At the dawn of the motor industry, the roads were plagues by frequent accidents. Soon, it was clear that there had to be some way to identify vehicles. This led to the birth of the Motor Car Act of 1903 which was quickly followed by the issuance of the first number plates.

The first number plate was issued to Earl Russell and was simply marked A1 in simple bold font. Since then, the registration of motor vehicles has changed a total of 4 times, all in an attempt to accommodate the growing number of vehicles on British roads.

 

Dates Plates (1903-1963)

The first plates to be issue lacked a number to denote the year of issue. This dateless system lasted for 60 years. The first plates were made up if the local council identifier code of up to 3 letters followed by numbers. By the early 50s the numbers were running out and as such the format was reversed (the random numbers coming before the local council code).

source:blog.friday-ad.co.uk

In the 1920s the Roads Act was passed, making minor changed to the system. Until then, it had been common practice for authorities to have two registers; one for cars and another for motorcycles. This made it possible for a car and motorcycle to have the same number plate. At the time, when a car moved from one area to another, it would lose its number plate and receive another. This system proved too inconvenient.

Suffix 1963-1983

By 1963 most local councils had run out of numbers and as such the suffix system was introduced. It included a letter indicating the year of registration at the end of the plate. The plate was comprised of only 3 letters and 3 numbers. 1963 saw the beginning of number plates that had the format AAA 111A. It was also at this time that the system was computerized to make registrations easier and faster. In 1974, the centralize DVLC system was introduced and local councils were no longer responsible for registrations (or replacement number plates)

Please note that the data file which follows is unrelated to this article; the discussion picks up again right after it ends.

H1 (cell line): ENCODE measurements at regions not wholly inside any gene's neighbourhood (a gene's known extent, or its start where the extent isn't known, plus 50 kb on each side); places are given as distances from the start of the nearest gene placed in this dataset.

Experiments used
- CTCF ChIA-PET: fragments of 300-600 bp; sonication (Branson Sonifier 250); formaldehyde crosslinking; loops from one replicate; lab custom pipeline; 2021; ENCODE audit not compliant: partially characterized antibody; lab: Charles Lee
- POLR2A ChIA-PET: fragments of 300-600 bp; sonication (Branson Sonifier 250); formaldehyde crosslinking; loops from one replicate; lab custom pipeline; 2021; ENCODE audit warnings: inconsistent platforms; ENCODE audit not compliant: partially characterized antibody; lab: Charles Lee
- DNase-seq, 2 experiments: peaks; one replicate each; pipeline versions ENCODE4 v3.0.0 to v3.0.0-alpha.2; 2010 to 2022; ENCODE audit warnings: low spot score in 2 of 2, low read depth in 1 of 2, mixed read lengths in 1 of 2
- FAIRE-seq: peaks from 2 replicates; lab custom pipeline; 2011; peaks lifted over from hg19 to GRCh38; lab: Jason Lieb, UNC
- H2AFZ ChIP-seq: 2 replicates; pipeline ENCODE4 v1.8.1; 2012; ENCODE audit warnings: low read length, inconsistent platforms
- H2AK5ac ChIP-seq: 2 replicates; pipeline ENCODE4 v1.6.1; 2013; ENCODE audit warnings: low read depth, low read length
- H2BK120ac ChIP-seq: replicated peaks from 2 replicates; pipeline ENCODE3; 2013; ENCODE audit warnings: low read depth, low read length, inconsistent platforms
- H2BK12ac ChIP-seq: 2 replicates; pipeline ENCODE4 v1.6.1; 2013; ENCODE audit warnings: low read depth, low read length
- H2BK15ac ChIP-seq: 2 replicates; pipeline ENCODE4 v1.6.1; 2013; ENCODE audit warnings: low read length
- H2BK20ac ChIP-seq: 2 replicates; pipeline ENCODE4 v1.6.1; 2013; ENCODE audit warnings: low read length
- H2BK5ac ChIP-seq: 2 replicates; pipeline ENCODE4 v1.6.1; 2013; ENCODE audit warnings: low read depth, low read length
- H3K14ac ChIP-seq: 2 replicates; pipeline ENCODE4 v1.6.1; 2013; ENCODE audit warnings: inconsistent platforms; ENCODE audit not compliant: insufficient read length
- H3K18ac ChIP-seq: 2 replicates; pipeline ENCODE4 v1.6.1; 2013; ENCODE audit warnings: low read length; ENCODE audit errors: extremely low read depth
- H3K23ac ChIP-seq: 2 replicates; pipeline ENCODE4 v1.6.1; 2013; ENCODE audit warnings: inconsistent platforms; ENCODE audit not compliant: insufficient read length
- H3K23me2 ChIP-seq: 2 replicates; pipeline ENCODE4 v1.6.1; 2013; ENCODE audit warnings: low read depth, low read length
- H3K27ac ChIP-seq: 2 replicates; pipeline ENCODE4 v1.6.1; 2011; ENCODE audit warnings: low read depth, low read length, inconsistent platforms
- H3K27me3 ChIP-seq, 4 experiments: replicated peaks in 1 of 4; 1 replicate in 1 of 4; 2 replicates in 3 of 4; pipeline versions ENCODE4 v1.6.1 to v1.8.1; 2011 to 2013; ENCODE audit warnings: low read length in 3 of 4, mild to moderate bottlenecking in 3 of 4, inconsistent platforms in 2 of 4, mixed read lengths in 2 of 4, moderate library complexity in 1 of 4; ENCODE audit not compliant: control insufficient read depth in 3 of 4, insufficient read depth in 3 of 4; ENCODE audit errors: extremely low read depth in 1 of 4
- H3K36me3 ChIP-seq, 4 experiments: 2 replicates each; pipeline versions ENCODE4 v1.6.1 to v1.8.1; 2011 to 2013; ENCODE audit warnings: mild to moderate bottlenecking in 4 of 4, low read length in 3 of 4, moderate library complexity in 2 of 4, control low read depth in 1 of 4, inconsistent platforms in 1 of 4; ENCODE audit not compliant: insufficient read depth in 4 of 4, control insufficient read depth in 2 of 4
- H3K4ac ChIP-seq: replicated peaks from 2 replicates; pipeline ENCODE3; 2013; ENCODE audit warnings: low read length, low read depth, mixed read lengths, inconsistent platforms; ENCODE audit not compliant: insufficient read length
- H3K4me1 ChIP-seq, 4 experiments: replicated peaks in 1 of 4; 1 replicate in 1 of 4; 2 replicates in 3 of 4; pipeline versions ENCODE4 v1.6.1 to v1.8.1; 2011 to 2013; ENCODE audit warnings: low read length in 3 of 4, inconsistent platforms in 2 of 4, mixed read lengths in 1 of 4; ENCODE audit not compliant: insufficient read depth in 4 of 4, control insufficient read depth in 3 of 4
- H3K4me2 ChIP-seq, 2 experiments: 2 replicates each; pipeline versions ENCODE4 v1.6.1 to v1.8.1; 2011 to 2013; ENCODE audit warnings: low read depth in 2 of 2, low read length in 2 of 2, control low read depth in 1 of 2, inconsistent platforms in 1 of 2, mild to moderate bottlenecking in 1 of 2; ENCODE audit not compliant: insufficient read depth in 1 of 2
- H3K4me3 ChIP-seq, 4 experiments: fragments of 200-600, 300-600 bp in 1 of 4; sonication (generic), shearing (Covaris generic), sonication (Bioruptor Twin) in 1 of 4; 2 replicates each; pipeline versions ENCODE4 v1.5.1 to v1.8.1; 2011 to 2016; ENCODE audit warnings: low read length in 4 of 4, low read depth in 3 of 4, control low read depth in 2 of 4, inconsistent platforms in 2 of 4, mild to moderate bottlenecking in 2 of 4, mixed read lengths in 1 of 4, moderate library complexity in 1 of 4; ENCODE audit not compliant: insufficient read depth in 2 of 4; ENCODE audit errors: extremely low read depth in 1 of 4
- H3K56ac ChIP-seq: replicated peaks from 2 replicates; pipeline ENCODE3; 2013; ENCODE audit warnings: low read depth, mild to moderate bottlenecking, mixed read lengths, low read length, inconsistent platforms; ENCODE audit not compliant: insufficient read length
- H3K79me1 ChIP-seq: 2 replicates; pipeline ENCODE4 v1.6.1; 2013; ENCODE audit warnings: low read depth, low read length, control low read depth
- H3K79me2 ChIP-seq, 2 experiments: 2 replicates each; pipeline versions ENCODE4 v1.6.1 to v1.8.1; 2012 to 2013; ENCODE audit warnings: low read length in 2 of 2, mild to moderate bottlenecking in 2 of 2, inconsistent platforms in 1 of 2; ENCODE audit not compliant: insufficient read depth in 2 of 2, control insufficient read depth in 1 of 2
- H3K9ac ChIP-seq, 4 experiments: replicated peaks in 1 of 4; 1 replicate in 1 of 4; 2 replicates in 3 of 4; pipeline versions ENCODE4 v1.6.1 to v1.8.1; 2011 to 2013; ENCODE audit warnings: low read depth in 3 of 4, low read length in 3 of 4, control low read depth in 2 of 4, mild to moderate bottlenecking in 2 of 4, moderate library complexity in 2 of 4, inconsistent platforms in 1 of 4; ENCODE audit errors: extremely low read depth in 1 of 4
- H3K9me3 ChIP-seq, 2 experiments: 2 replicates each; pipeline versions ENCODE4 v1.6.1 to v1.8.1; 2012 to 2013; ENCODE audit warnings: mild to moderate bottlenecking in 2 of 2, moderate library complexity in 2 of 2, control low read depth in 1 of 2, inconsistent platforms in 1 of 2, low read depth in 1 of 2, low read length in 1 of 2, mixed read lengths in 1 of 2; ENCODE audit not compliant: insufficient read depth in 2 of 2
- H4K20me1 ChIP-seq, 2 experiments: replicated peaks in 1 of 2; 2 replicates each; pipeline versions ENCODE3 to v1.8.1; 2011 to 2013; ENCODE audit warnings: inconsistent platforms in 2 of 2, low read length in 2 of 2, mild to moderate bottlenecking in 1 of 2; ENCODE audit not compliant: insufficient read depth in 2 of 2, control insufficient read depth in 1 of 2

source:vrm-group.co.uk

Prefix 1983-2001

In August 1983, the prefix system was introduced. This letter indicating the year was moved to the beginning of the plate thereby doubling the lifespan of the number plate system. The last two letters referred to the area code where the plate was registered and the three numbers and the first of the three letters were only meant to provide a variation for identification.

source:vrm-group.co.uk

This system didn’t use the letters I, O, U and Z and the letter Q was only used when the age or the origin of the vehicle could not be determined. It took 20 years to exhaust the prefix system’s lifespan and a new system was required towards the end of the 90s.

Current Style 2001- Now

The current style we have to day came about when police realized that most people will remember the letters of a registration number more than the numbers in case of an accident. As a result the current system is made up of three parts. Two letters denote the local region the vehicle was first registered. There is also the date ID which indicates the date of the registration of the vehicle and changes every 6 months, in March and September. The last 3 letters are random and can now include Z.

source:confused.com

The current system is more future-proof than the other system and has the capability to register 12.6 million new registrations each year. It is expected to run smoothly until 2049 at which point it can be easily reversed.

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